Careful care: Health care companies must be aware of legal risks that come with new technology

By Brett Johnson
New Jersey | Dec 10, 2019 at 11:15 am
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Dietary dos and don’ts, effective exercises, wellness tips that might be fit for New Year’s resolution lists …

Health care organizations are sharing all that and more today through social media platforms such as Facebook. Because, just like anyone else in business, these organizations want to engage with the people using their services while at the same time promoting their brand.

And why not? 

You can always count on an attorney to give you just that spoilsport answer: Any use of the latest tools of online communication is going to carry some level of risk.

Monica Vir, an attorney at Lindabury, McCormick, Estabrook & Cooper P.C., said there’s always a need to be compliant and make sure the proper disclaimers are in place when engaging with the latest online tools. And, even then, there’s at least the potential for complications.

“Sure, something like nutritional advice on social media doesn’t fit into the strict definition of the practice of medicine,” she said. “But, still, organizations have to consider when they’re offering that advice to the public whether they’re informed or not that it isn’t medical advice.”

Vir said she hasn’t had any issues come up with respect to malpractice complaints due to this yet.

“But as clients explore how they can use the technology to their advantage, it’s part of the risk-benefit analysis,” she added.

That same analysis has also been pertinent to physicians considering using tech platforms such as Skype or Facetime to consult with patients remotely.

Sure, something like nutritional advice on social media doesn’t fit into the strict definition of the practice of medicine. But, still, organizations have to consider when they’re offering that advice to the public whether they’re informed or not that it isn’t medical advice.”
Monica Vir, attorney, Lindabury, McCormick, Estabrook & Cooper P.C.

The issue there, Vir said, is that medical professionals have to be mindful of whether their malpractice insurance will provide coverage when that professional is virtually practicing in a state they haven’t been licensed in.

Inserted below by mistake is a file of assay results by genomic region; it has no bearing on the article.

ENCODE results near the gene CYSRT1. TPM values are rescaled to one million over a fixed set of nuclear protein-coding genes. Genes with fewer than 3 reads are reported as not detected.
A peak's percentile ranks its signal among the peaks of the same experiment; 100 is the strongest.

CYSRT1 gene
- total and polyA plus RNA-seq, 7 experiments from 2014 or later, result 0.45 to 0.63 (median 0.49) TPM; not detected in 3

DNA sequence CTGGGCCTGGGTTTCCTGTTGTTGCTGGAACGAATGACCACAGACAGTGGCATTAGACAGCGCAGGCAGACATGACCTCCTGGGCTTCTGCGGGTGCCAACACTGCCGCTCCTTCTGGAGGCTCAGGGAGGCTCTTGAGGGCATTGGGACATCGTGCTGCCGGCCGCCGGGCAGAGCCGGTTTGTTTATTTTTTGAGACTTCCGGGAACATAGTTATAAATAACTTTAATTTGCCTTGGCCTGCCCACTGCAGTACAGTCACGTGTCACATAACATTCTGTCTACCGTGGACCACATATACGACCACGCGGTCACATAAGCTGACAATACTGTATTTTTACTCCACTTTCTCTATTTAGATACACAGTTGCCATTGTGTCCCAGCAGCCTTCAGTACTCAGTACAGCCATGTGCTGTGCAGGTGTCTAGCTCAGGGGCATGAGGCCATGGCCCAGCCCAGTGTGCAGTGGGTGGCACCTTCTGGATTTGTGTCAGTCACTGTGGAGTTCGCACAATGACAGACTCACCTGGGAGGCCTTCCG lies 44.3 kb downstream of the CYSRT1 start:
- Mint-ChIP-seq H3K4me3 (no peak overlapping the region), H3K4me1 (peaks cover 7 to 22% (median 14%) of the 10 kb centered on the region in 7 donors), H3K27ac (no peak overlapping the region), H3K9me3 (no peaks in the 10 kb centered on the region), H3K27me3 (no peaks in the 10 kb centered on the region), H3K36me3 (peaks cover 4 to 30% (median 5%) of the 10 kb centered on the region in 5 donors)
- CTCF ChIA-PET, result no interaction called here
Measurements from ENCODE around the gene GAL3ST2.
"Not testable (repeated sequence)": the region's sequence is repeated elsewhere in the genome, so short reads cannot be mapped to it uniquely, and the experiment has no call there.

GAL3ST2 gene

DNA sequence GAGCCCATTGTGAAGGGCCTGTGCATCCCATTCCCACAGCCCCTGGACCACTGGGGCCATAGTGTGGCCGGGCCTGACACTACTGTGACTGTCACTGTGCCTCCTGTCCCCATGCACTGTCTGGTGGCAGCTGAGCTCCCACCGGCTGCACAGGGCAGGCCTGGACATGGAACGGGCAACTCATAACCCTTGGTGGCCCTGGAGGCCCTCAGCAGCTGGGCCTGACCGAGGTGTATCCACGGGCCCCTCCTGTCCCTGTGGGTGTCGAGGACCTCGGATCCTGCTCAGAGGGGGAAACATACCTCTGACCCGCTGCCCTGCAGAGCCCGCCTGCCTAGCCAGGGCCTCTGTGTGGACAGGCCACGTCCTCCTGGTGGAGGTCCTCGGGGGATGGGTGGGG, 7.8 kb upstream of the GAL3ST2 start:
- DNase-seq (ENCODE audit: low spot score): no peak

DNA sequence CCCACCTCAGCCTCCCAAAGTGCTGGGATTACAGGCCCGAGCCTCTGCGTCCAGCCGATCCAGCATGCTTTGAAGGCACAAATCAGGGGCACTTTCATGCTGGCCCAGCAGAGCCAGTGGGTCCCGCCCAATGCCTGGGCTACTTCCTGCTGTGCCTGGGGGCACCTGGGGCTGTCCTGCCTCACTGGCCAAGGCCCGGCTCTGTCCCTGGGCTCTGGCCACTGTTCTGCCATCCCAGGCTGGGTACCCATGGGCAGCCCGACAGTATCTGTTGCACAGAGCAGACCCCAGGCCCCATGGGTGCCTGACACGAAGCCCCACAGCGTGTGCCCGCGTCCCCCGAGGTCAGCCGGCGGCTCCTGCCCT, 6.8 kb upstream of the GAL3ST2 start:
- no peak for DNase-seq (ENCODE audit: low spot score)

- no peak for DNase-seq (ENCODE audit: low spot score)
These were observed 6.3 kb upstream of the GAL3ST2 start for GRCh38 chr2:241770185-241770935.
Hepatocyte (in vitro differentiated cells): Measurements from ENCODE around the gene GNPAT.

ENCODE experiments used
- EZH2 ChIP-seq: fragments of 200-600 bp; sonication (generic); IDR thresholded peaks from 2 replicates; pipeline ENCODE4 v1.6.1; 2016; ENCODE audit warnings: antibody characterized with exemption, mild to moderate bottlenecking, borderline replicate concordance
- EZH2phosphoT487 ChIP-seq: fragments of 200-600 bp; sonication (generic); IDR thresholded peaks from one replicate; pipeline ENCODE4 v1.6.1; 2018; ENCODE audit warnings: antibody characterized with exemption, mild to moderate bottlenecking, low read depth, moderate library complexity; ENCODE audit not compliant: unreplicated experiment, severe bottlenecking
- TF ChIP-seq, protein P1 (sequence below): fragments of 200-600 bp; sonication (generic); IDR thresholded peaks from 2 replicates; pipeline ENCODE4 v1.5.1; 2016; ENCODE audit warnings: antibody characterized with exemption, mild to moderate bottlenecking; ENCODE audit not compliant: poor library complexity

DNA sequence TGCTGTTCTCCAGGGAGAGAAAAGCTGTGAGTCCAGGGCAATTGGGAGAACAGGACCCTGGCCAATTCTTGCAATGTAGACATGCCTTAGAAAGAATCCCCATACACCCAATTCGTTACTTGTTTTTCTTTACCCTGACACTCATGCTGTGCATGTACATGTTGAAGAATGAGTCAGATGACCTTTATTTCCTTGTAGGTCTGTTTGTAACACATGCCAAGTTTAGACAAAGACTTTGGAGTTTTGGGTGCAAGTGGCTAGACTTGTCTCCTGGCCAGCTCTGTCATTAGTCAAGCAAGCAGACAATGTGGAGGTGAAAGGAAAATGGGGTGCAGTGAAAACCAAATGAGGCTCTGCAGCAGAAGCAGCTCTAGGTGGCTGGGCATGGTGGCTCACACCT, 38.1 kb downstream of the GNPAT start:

About half the country has joined the Interstate Medical Licensure Compact, which offers a way for physicians to receive licenses to practice telemedicine in participating states. New Jersey isn’t yet one of the compact’s member states.

“And every state has different rules about how you can offer telemedicine services, and some might require an in-person visit first,” Vir said. “So, you always have to know where your patient is.”

There are other implications of using new online mediums for connecting with patients. One is potential violations of HIPAA confidentiality rules, which Vir said might result from data breaches or the potential for someone else to be in the room when patient information is being shared remotely.

“There are a lot of benefits to something like telemedicine, including reaching patients in underserved areas,” Vir said. “But you just have to weigh that with the risks of doing it. And there might be some organizations that are reluctant to engage on those platforms once that analysis is done.”

Digital data dilemma

A day in the life of Day Pitney attorney Thomas Zalewski involves a lot of thinking about what might keep life science companies up at night.

Thomas Zalewski

Lately, that means taking time to stay abreast of the legal risks tied to data breaches.

“One thing a lot of life science companies are very concerned about is the threat of data breaches, as many have followed the trend of digitizing their data,” Zalewski said. “They know they need to lock it down and keep it secure, but they have to be prepared for the legal framework surrounding what happens when there is a data breach.”

First off, there’s a complicated network of rules across states for reporting data breaches to those whose data has been compromised after they happen, but there are also separate rules abroad, too. For the life science sector — by default more internationally focused than most industries — navigating these laws can be a nightmare.

“So, companies in the life science sector are preparing for it in fits and starts right now,” he said. “But it’s only going to become more important.”

Conversation Starters

Reach Monica Vir of Lindabury, McCormick, Estabrook & Cooper at: mvir@lindabury.com or 908-233-6800.

Reach Thomas Zalewski of Day Pitney at: tzalewski@daypitney.com or 973-966-8115.